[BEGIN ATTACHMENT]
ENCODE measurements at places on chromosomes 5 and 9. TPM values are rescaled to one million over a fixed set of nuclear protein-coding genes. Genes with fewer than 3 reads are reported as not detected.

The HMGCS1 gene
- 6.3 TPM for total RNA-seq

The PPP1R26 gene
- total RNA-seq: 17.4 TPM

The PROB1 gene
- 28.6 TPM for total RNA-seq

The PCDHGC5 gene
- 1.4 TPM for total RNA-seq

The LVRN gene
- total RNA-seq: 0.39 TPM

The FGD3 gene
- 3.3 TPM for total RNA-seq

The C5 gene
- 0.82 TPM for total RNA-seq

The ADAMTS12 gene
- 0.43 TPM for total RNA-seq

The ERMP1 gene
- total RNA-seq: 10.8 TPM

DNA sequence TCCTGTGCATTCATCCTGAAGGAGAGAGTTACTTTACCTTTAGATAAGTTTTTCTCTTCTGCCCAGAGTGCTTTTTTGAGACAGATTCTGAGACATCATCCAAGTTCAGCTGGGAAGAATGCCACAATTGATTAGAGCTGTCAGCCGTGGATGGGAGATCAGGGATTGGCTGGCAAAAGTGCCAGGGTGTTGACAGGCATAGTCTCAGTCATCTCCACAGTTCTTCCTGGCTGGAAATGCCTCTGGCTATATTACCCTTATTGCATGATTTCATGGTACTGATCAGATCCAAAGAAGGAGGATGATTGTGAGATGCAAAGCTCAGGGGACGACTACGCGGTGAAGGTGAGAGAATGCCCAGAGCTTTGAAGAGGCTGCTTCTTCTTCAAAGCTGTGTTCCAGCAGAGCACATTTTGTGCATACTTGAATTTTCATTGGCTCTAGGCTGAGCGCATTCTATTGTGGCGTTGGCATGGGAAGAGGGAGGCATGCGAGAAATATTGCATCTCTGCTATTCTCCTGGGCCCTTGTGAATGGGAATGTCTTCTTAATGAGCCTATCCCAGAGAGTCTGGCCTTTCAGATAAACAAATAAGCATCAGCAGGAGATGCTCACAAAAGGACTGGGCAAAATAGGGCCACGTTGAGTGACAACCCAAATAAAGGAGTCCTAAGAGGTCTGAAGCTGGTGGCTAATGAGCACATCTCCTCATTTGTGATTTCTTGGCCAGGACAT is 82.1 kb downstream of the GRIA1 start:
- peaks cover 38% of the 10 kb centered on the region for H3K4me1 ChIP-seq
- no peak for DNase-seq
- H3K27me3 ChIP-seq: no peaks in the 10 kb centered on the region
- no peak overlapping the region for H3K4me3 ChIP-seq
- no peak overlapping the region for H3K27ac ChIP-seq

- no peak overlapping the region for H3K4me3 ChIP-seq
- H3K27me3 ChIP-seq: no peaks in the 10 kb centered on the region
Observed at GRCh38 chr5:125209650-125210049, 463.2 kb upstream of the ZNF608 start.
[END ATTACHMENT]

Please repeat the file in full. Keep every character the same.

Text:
ENCODE measurements at places on chromosomes 5 and 9. TPM values are rescaled to one million over a fixed set of nuclear protein-coding genes. Genes with fewer than 3 reads are reported as not detected.

The HMGCS1 gene
- 6.3 TPM for total RNA-seq

The PPP1R26 gene
- total RNA-seq: 17.4 TPM

The PROB1 gene
- 28.6 TPM for total RNA-seq

The PCDHGC5 gene
- 1.4 TPM for total RNA-seq

The LVRN gene
- total RNA-seq: 0.39 TPM

The FGD3 gene
- 3.3 TPM for total RNA-seq

The C5 gene
- 0.82 TPM for total RNA-seq

The ADAMTS12 gene
- 0.43 TPM for total RNA-seq

The ERMP1 gene
- total RNA-seq: 10.8 TPM

DNA sequence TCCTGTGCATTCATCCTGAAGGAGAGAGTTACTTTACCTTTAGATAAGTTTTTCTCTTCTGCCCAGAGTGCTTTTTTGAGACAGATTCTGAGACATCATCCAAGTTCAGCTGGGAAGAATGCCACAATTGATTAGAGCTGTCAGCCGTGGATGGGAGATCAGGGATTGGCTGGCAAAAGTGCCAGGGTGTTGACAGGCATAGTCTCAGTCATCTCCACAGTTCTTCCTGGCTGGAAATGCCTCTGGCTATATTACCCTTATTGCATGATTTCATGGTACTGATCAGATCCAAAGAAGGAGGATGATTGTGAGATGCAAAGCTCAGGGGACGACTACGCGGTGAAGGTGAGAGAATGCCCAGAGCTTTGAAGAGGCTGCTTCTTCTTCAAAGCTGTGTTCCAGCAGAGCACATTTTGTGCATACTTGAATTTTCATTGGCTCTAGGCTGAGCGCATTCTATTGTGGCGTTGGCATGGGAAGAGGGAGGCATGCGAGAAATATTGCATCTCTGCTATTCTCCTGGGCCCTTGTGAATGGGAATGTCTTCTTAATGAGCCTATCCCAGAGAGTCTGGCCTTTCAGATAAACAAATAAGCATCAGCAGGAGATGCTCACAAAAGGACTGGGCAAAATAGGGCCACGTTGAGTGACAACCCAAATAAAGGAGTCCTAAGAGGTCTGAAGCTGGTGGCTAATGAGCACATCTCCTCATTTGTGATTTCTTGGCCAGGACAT is 82.1 kb downstream of the GRIA1 start:
- peaks cover 38% of the 10 kb centered on the region for H3K4me1 ChIP-seq
- no peak for DNase-seq
- H3K27me3 ChIP-seq: no peaks in the 10 kb centered on the region
- no peak overlapping the region for H3K4me3 ChIP-seq
- no peak overlapping the region for H3K27ac ChIP-seq

- no peak overlapping the region for H3K4me3 ChIP-seq
- H3K27me3 ChIP-seq: no peaks in the 10 kb centered on the region
Observed at GRCh38 chr5:125209650-125210049, 463.2 kb upstream of the ZNF608 start.